- Sonata Published in 1597
- Intended for performance in St Mark's Basilica, Venice on an important liturgical occasion
- Gabrieli could call on services of a relatively large number of instrumentalists, indicating the wealth of the insitution.
- Historically important, it is one of the first to specify dynamic contrasts.
Rhythm and metre
- The sonata has longer note values at the start progressing to livelier movements towards the end.
-Time signatures inserted editorially.
Most of the piece is notated in duple time with occasional 3/2 bars
-Syncopation and dotted rhythms.
- Melodic style gives the impression of a transfer of Motet-like vocal writing to instruments.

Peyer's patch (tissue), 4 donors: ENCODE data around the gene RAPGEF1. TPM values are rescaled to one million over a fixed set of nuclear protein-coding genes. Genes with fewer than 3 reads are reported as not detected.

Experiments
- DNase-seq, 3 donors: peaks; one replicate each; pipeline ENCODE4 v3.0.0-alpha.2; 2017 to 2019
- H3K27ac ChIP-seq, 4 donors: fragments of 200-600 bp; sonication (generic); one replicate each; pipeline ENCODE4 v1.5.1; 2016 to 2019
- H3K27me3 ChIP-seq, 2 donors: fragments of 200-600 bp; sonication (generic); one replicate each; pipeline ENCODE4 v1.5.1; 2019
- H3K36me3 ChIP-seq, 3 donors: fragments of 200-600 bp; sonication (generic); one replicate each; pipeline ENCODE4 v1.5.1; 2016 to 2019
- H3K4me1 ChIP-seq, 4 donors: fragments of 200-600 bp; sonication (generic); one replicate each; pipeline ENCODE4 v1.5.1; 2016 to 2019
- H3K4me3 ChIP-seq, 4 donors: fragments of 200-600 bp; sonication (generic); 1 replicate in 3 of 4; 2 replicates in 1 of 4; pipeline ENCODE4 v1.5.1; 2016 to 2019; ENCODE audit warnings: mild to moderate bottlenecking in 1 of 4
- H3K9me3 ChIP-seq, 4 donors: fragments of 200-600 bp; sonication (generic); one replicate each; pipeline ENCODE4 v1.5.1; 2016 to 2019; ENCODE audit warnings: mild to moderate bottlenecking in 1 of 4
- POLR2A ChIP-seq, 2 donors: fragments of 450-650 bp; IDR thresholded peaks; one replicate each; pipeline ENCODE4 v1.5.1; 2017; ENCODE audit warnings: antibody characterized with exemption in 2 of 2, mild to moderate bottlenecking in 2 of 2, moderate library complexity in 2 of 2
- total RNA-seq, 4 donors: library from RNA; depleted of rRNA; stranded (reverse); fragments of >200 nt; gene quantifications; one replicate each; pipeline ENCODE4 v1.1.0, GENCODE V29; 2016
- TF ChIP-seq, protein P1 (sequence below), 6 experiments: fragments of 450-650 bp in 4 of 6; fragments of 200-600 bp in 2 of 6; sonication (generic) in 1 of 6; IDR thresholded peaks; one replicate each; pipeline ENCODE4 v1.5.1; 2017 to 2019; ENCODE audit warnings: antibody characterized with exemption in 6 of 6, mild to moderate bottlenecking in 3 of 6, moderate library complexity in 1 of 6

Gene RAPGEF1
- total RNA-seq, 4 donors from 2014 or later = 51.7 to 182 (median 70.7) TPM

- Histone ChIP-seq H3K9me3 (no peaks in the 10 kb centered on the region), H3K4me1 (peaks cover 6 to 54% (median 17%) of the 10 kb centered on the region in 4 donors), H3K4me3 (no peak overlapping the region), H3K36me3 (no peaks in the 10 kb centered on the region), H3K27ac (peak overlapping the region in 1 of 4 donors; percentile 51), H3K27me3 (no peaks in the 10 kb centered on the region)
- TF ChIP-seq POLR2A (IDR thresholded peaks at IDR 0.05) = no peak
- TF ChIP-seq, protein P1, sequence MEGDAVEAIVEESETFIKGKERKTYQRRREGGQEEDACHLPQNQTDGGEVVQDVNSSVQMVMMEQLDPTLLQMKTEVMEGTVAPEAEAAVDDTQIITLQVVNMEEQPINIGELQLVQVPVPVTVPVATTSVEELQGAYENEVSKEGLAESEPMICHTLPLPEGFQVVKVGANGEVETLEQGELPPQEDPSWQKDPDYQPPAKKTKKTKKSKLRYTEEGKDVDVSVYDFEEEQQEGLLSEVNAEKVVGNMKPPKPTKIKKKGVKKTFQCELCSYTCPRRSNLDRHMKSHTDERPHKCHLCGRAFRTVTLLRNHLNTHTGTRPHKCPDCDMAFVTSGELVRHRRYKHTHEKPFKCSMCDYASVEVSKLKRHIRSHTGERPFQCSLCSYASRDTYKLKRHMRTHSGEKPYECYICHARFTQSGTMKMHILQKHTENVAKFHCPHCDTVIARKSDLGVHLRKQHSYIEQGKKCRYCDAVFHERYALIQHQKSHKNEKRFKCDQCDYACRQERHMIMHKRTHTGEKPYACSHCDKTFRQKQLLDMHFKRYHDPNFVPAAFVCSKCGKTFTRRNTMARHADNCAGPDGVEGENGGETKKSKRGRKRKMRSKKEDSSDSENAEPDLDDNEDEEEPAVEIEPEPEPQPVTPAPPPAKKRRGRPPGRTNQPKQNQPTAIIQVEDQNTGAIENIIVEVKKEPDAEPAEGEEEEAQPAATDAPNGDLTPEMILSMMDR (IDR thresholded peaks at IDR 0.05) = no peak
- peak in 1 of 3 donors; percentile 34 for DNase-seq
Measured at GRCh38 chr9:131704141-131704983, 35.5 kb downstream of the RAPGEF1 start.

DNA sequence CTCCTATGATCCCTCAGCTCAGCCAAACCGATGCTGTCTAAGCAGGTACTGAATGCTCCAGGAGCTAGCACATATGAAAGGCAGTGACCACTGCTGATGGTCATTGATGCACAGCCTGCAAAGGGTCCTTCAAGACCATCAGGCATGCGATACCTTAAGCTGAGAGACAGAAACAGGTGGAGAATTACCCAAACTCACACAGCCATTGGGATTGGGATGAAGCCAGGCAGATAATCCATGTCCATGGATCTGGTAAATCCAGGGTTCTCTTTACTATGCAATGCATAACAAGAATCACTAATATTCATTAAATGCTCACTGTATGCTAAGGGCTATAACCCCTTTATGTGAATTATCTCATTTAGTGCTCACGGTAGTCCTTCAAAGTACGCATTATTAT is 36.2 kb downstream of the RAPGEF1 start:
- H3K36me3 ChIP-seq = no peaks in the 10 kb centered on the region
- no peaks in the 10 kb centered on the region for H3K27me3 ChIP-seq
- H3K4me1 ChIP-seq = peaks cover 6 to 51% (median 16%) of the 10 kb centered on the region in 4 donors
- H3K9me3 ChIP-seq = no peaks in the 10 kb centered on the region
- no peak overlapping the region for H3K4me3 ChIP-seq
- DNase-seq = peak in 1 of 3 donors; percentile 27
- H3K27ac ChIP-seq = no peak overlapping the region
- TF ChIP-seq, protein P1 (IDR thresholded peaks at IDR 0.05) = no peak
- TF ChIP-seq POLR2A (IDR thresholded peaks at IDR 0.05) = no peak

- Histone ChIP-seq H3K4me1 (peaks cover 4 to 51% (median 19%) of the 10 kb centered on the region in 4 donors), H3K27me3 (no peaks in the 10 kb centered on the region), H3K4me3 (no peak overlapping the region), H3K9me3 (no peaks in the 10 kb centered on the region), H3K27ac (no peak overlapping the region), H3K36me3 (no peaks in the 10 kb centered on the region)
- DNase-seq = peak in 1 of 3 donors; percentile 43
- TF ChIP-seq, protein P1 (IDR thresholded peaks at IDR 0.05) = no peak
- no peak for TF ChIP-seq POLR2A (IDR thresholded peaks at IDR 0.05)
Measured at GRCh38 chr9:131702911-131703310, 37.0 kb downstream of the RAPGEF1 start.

- Ranges are relatively restricted.
- Much of the writing is conjunct, largest interval is an Octave.
- 4ths and 5ths occur relatively frequently.
- Root-position and first-inversion chords dominate, occasional consonant 4th.
- Writing is not functional,
Cadences frequent, including PERFECT, IMPERFECT (Phrygian) and plagal.
- Suspensions, Circle of 5ths (bars 36-41), tierces de Picardie (bar 80)
- The music is based on the Dorian mode on G, but cadences on most steps of the mode contribute to the works fluid tonal scheme.
- The sonata is through-composed with clear breaks into contrasting sections
- The only repetitions occur within sections, often in the antiphony.
E.G bar 34. - Where the music of Bar 31 is repeated a 4th lower.
- Two four-part instrumental groups.
- Free counterpoint, in four parts (most of bars 1-13)
- Imitation (bars 17-20)
- Antiphony (bars 37-40)
- Eight-part counterpoint (Bars 26-31)
- Eight-part homophony (Bar 40)